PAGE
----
The real reason it’s called a smart alarm is because you can schedule a specific period of time when the band will vibrate and wake you up during a light sleep cycle. If for example you set your alarm for 5:00am with a “window” of 15 minutes before or after 5:00, the band will wake you up any time between 4:45am and 5:15am when you’re in light cycle of sleep. If you’re in deep sleep throughout the window, the band will wake you up at the last minute, which is 5:15 in this case.

9. Reminders

The reminders feature works the same way as the smart alarm. If you want to time your snacks at certain intervals during the day, or want to set the time when you can go out for a walk with your dog and a friend, you can set a reminder which will let out a signature vibration pattern on your hand and display the alert on your phone.

10. How Long Does it Take to Charge a Jawbone Up24?

Charging is via a jack plug similar to the one used in the old Up band, only that this one is 1mm thinner. Charging to 100% only takes less than an hour and a half. You only need to juice up the unit once in a week, which facilitates easy week-long activity tracking.

The differences between the Jawbone Up24 and the Up do not extend to charge time, though, as both of them take an approximate 80 minutes to charge fully.

11. Is the Jawbone Up24 Waterproof?

Regarding waterproofness, Jawbone describes the Up 24 as only water resistant, which means the app can withstand small splashes, a shower, and light rain, at the very most, but not submergence.

That said, lack of a display remains the fitness band’s biggest letdown. It simply means you must bring your phone with you during gym sessions and runs if you’re going to need the clock or some real time notifications and alerts. Jawbone did try to make up for that weakness, though, by fitting the band with a few LEDs that alert you on mode change and charge status, but a screen would still work better.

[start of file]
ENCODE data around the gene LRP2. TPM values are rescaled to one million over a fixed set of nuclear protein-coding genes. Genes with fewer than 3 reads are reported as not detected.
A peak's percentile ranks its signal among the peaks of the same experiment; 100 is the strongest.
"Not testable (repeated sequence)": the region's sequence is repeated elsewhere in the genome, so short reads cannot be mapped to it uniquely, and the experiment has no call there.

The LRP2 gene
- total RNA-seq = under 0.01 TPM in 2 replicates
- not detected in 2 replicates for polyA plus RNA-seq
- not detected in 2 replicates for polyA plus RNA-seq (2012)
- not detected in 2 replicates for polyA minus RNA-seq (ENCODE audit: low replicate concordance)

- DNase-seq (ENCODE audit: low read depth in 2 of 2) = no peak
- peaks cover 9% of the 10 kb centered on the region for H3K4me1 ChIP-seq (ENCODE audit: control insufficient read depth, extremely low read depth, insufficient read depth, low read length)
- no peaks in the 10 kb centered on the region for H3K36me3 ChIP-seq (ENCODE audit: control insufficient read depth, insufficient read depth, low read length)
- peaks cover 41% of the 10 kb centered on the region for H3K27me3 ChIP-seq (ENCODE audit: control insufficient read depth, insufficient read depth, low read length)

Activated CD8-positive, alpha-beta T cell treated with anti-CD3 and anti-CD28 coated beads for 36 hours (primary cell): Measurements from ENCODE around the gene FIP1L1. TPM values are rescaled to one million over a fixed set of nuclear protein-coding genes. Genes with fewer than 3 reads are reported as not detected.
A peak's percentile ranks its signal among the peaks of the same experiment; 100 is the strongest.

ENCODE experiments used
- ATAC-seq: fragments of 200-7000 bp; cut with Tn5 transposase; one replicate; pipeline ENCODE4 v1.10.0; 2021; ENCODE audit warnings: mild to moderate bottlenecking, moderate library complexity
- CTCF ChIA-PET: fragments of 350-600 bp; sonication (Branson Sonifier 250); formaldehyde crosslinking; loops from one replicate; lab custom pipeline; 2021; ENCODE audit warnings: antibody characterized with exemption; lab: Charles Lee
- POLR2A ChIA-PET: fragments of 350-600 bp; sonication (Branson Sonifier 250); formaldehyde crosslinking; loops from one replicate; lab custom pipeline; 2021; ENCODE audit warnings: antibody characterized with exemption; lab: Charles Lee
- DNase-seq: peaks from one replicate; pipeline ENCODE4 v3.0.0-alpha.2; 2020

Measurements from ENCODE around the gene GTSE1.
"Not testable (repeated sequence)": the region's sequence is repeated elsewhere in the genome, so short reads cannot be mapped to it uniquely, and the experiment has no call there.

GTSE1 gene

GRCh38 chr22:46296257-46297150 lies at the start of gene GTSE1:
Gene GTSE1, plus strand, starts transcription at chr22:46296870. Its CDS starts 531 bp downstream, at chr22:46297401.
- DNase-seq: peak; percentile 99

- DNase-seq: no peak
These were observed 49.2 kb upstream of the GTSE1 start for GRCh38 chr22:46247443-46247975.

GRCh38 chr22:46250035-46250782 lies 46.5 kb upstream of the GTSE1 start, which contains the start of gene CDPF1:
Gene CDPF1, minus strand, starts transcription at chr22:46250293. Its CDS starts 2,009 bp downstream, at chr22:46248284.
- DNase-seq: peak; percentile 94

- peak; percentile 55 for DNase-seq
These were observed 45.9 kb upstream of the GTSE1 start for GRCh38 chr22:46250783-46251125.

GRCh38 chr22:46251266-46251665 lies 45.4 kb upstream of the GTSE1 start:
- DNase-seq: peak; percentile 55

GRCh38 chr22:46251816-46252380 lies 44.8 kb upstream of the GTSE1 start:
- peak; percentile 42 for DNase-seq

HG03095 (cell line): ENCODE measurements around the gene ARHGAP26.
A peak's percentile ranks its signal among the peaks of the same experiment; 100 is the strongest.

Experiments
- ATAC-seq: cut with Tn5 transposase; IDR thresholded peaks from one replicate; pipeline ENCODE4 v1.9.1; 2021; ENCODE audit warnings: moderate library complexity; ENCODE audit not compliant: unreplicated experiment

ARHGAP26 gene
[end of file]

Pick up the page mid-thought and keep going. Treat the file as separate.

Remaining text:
The Jawbone Up App for iPad (iPhone) and Android

Jawbone Up 24 AppThe iOS-compatible app has a nice design, runs pretty well and sports the easiest of interfaces. It does fail to locate the band automatically at times, though, according to some users, but runs really smoothly for the most part.

Running the app in your iPhone all day for real time notifications also does help drain the band’s battery real quick because Bluetooth is constantly running, but you can reduce this by sporadically opening the app to check your progress and closing it once data gets synced with the app.

As an added bonus, the app displays a few motivational quotes on the home screen as it starts each day, which can act as your training tips as well (I can’t promise that, though).

Jawbone Up 24 price when reviewed: $29.99

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Jawbone Up 24 vs. Fitbit and Competition

Yes, the Jawbone Up 24 doesn’t have a screen, which is very bad news for many users. But compared to what its biggest market rivals –Fitbit Flex, Misfit Shine and Nike FuelBand SE – have to offer in terms of features and functionality, the little wristband is a hands down winner and perfectly justifies its £35 price tag. A lot of its success is mainly thanks to the Up 24 app which displays data in an awesome “news feed” style, but there are other features on the band itself that make it the best of its kind.

The most useful of all, probably, is the tracker’s one button, which shuts it down as the user sleeps and starts it each morning, with LEDs that keep you alert on what’s going on.

Shine has a very unsophisticated app, and is quite unresponsive, the FuelBand has no Android app altogether, while Flex sports an uncomfortable fit.

The Up 24 is not perfect either. Its design, I maintain, is a major letdown and it looks wanting, but on the whole, the band is efficient, gives you value for your money and is worth a try.